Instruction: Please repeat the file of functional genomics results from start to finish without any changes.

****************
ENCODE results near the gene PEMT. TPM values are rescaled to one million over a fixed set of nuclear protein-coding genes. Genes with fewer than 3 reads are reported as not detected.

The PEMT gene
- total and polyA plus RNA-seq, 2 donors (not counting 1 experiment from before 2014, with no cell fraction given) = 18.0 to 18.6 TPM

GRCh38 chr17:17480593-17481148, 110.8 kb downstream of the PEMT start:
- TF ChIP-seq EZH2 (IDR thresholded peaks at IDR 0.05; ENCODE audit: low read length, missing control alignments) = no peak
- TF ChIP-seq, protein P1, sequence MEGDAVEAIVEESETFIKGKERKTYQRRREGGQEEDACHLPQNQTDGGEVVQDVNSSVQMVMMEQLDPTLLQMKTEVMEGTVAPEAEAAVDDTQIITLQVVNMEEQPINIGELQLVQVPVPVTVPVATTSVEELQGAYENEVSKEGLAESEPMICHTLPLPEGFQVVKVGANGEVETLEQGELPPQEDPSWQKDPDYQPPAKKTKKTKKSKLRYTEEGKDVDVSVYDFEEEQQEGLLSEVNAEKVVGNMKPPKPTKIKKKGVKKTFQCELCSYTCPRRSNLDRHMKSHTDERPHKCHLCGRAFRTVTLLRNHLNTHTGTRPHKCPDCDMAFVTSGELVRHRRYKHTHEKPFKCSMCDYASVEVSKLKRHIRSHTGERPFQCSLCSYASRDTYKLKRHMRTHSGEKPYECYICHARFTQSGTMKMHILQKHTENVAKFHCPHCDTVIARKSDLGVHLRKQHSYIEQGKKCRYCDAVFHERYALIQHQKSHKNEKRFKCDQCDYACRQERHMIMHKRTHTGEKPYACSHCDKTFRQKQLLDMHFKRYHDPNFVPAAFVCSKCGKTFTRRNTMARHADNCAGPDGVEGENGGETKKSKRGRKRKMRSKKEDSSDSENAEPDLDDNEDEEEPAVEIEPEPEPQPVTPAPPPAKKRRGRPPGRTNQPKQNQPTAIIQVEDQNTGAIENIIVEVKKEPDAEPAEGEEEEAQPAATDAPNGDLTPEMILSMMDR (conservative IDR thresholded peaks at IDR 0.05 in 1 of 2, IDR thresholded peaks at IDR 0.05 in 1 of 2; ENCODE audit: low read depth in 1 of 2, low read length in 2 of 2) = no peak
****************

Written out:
ENCODE results near the gene PEMT. TPM values are rescaled to one million over a fixed set of nuclear protein-coding genes. Genes with fewer than 3 reads are reported as not detected.

The PEMT gene
- total and polyA plus RNA-seq, 2 donors (not counting 1 experiment from before 2014, with no cell fraction given) = 18.0 to 18.6 TPM

GRCh38 chr17:17480593-17481148, 110.8 kb downstream of the PEMT start:
- TF ChIP-seq EZH2 (IDR thresholded peaks at IDR 0.05; ENCODE audit: low read length, missing control alignments) = no peak
- TF ChIP-seq, protein P1, sequence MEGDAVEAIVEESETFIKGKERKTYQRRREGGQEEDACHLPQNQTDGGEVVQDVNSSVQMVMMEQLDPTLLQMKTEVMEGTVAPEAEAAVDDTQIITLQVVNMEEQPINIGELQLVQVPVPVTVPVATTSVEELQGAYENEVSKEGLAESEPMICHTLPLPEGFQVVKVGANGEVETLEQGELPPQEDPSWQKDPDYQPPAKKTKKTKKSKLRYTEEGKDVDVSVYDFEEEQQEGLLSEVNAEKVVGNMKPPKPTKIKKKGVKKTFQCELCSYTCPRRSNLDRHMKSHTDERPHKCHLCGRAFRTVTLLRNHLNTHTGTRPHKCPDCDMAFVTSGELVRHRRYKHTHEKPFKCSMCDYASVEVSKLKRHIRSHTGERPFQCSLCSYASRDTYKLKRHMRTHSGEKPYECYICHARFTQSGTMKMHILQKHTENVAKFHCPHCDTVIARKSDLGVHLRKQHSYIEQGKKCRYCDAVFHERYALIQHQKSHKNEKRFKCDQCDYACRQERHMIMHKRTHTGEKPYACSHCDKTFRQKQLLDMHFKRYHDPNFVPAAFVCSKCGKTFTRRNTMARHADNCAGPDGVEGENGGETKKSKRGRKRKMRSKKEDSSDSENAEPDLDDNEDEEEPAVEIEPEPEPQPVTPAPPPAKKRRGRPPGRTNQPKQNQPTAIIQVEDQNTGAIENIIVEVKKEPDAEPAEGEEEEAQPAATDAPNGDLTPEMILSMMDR (conservative IDR thresholded peaks at IDR 0.05 in 1 of 2, IDR thresholded peaks at IDR 0.05 in 1 of 2; ENCODE audit: low read depth in 1 of 2, low read length in 2 of 2) = no peak